In this section of BIS 302 you’ll be doing original research on a topic that interests you by integrating three methods: observation, content analysis, and survey. You can work by yourself, in a duo, or in a small group—your choice. The research reports will involve some basic math (calculating percentages or averages) and presenting information in graphs. The classes combine interactive lectures, hands-on projects, and small group workshops. There will be three online homework quizzes, three 1-page research reports, brief progress reports, an informal presentation, and a final four-page report.
BIS 302 Matthew Rodgers
This course explores interdisciplinarity and integration as applied to various approaches of scholarly inquiry. Building off some of the academic skills acquired in BIS 301, Interdisciplinary Inquiry advances you to the next step: an opportunity to explore, study, read, discuss and resolve questions within your own area(s) of concentration. Students will be required to choose a problem to investigate, and then set up and carry out a research study from start to finish. Both qualitative and quantitative methods will be used to investigate interdisciplinary problems.
BIS 302 Michael Rubinoff
This course explores interdisciplinarity and integration as applied to various approaches of scholarly inquiry. Building off some of the academic skills acquired in BIS 301, Interdisciplinary Inquiry advances you to the next step: an opportunity to explore, study, read, discuss, and resolve questions within your own area(s) of concentration. The final product of this process will be a major addition to your professional ePortfolio: a well-crafted project with an Executive Summary as evidence of your research and writing skills.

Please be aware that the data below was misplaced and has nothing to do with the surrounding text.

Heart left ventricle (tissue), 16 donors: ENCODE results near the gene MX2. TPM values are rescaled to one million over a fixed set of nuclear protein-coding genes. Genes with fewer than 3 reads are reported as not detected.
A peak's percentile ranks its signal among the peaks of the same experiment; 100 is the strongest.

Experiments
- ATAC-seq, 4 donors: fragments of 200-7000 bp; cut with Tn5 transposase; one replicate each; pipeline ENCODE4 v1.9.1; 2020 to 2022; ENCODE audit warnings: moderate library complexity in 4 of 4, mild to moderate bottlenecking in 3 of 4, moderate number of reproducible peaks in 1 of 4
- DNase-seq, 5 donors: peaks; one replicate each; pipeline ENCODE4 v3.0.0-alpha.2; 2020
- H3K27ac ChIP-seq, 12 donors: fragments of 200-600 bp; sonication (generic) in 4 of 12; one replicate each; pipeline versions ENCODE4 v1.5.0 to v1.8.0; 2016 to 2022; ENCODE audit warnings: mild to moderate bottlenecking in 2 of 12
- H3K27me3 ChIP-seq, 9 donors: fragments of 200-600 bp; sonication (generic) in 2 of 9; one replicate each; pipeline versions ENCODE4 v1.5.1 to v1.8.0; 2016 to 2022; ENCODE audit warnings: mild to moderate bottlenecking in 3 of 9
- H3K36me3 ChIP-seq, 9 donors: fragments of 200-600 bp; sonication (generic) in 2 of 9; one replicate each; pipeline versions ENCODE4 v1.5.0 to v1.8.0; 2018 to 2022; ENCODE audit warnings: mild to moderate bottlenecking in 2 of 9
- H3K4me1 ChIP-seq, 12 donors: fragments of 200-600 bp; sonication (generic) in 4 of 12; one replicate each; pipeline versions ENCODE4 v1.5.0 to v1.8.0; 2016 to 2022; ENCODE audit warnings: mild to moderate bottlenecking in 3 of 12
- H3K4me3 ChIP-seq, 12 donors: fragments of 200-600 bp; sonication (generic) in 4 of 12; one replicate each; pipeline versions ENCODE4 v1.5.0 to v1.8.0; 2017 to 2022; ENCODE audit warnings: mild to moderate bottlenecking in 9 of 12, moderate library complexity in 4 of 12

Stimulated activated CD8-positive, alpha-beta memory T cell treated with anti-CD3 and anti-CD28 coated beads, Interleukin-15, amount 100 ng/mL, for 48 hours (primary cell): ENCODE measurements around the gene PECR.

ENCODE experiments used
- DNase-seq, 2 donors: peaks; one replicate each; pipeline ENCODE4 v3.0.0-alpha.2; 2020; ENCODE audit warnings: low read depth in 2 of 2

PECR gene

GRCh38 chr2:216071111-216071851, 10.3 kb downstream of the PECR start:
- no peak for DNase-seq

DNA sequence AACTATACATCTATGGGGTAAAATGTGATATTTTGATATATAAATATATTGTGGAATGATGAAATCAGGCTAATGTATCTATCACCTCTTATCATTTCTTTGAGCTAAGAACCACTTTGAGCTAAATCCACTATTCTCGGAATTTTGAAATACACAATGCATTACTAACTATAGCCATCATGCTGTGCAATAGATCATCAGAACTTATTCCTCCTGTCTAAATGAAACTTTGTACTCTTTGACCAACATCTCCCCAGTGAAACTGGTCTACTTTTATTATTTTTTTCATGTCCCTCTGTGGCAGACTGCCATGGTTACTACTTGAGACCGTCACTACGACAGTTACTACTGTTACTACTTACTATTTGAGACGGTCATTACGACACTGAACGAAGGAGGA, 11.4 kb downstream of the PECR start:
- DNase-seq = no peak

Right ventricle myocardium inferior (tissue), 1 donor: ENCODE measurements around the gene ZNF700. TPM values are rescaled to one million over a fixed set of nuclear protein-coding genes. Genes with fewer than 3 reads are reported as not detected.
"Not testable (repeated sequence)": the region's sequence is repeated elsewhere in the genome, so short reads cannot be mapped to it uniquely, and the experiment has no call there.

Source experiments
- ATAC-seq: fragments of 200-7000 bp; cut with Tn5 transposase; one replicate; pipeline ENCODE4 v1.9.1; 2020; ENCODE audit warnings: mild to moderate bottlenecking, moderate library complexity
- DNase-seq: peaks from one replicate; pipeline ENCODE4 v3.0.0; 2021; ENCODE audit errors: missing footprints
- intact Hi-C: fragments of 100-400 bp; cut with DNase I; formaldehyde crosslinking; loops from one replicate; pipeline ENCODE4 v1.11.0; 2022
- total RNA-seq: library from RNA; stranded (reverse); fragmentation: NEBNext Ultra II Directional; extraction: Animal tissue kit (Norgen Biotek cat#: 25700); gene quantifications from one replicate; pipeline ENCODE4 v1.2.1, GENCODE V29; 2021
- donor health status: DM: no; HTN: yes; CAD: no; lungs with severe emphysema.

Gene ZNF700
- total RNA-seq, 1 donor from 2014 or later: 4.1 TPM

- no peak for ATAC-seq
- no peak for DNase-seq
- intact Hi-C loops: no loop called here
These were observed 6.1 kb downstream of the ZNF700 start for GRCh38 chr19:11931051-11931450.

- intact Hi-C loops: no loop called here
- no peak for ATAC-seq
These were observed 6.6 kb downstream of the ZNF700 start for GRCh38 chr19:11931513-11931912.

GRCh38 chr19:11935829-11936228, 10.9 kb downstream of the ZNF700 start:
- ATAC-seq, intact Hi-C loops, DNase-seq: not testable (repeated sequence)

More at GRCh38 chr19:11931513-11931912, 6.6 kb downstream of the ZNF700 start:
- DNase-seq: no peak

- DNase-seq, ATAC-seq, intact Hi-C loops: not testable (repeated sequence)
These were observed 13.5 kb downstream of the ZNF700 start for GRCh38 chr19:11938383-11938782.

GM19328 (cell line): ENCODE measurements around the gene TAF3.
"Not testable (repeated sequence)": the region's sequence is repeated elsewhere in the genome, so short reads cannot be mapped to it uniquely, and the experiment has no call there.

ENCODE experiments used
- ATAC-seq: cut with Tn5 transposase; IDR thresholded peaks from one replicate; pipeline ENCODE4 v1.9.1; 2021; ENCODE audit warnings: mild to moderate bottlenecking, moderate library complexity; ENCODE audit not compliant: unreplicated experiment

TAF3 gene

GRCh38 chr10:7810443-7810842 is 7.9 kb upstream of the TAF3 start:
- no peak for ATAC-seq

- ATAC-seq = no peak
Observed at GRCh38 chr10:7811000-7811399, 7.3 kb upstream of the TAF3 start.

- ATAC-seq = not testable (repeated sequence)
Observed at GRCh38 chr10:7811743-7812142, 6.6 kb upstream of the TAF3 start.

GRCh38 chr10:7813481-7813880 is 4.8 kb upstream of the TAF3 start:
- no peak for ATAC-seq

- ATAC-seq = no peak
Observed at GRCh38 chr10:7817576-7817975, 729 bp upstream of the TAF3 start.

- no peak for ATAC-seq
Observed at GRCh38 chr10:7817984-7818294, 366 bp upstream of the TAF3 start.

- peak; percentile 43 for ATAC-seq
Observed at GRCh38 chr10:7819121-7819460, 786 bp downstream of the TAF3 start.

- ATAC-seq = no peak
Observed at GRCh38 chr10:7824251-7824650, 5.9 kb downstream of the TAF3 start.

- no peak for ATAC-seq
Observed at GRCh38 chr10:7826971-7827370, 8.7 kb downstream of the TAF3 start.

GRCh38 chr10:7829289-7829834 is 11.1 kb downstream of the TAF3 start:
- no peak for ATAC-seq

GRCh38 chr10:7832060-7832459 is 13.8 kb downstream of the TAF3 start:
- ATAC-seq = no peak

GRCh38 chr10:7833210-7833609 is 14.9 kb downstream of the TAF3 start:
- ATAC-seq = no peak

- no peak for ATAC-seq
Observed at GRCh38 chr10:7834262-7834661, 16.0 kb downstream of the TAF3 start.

BIS 302 Michael Feyrer
Introduces students to interdisciplinary (integrative) research methods, proceeding to an individualized project. With instructor guidance, students choose an issue/topic that resonates with their interests, then plan, develop and produce a university-level research paper.
BIS 302 Kathryn Terzano
In this section of BIS 302, we will begin with an introduction about why research matters and how to formulate research questions. We will then explore a number of research methods applicable to a variety of disciplines. You will design and carry out an original experiment of your choosing and present your results in a short report; you will work with existing survey data such as U.S. Census data (quantitative) and present your analysis in the form of an “infographic”; and finally, you will conduct an in-depth interview OR complete a field observation (qualitative), after which you will submit an interview transcript or your field notes as well as an analysis of your research. You will receive peer and instructor feedback on all your work. This course will help you to think critically about which methods work best in which situations.
BIS 302 Dave Thomas
This course will explore a number of research methods used across a wide range of disciplines. In particular, we will investigate general characteristics, approaches, strengths and weaknesses associated with statistical analysis, interviewing, observation, and the scientific method. An underlying theme will be critical thinking—challenging students to question their own assumptions by exploring common problems associated with everyday reasoning.